Iran and Venezuela, BFF / Why the alliance between Chavez and Ahmadinejad spells danger for America (NEW YORK DAILY NEWS OP-ED) By Shai Baitel 02/20/12)
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"That hill [in front of Venezuela’s presidential Miraflores Palace]
will open up and a big atomic bomb will come out.”
— President Hugo Chavez, in company of visiting Iranian President
Mahmoud Ahmadinejad, in Caracas, Jan. 9, 2012.
At this, both presidents chuckled. And then Chavez continued: “[T]he
imperialist spokesmen say . . . Ahmadinejad and I are going into the
Miraflores basement now to set our sights on Washington and launch
cannons and missiles. . . . It’s laughable.”
There is nothing laughable about this friendship, however. It is high
time that the international community took seriously the threat that
the Iranian-Venezuelan axis poses for the security of the United
States and its allies.
At a time when the world is rightly focused on the Iranian nuclear
threat and its intentions against Israel, it is also important to not
lose sight of that country’s clandestine dealings in Latin America.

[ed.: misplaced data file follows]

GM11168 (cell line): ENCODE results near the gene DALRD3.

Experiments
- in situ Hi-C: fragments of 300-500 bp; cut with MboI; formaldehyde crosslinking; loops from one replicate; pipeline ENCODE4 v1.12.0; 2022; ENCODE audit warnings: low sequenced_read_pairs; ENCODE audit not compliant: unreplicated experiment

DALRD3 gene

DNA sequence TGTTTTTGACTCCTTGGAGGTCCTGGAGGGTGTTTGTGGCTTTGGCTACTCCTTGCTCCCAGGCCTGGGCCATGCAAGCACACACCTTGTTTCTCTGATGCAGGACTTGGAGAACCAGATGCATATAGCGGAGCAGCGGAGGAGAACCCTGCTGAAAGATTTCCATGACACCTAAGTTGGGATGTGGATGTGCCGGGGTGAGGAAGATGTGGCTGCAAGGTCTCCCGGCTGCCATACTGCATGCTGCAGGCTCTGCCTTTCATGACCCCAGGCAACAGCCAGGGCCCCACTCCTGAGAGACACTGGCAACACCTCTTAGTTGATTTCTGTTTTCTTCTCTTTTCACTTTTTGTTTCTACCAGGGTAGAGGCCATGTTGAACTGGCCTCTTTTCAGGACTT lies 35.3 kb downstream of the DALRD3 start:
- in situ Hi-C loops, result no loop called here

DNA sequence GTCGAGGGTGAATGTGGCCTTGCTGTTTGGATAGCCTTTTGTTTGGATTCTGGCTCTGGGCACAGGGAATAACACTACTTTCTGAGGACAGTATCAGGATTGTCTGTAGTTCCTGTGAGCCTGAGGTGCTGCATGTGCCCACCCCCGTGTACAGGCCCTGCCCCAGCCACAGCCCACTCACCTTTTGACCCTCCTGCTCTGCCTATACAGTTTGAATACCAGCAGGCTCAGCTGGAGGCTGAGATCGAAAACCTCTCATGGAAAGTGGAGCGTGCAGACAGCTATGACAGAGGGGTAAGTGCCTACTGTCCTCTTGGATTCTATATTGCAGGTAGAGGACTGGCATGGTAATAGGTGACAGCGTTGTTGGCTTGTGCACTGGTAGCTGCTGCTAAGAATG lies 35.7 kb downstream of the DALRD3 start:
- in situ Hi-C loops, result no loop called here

Its activities there serve multiple purposes. None of them is benign.
The trip to Latin America at the beginning of January came at a time
of political turmoil for Ahmadinejad. The government’s brutal
crackdown of the Green Movement after the 2009 elections has not been
forgotten. In addition, there is also the aggravating factor of
economic hardship, made acute by increasing international sanctions.
There is no better way to counter this international isolation,
project strength and sign valuable trade agreements, than by visiting
friends in the Western Hemisphere — namely, radical allies in
Venezuela, Nicaragua, Ecuador and Cuba, all of whom harbor openly
Arguably, Chavez is Ahmadinejad’s best friend in the region. For
years, Iran’s relations with Venezuela have blossomed. Their
bilateral trade exceeds $40 billion, while Iran has reportedly
entered into more than 150 energy, development, commercial and
financial agreements with Venezuela.
And there are mysterious flights between both countries that do not
accept open bookings. These are widely believed not only to transport
illicit goods and weaponry, but also to carry Iran’s Islamic
Revolutionary Guards Corps officers and even Hezbollah operatives.
According to a German report, both countries agreed in 2010 on the
establishment of a jointly operated military base in Venezuela, as
well as on the joint development of ground-to-ground missiles.
The regime in Caracas has also agreed on allowing a joint military
base where Iranian Shihab 3 and Scud missiles will be deployed.
Venezuela could thus become a base from where Iran is able to strike
(militarily and through terrorist proxies) at America. (© Copyright
2012 NYDailyNews.com. 02/20/12)
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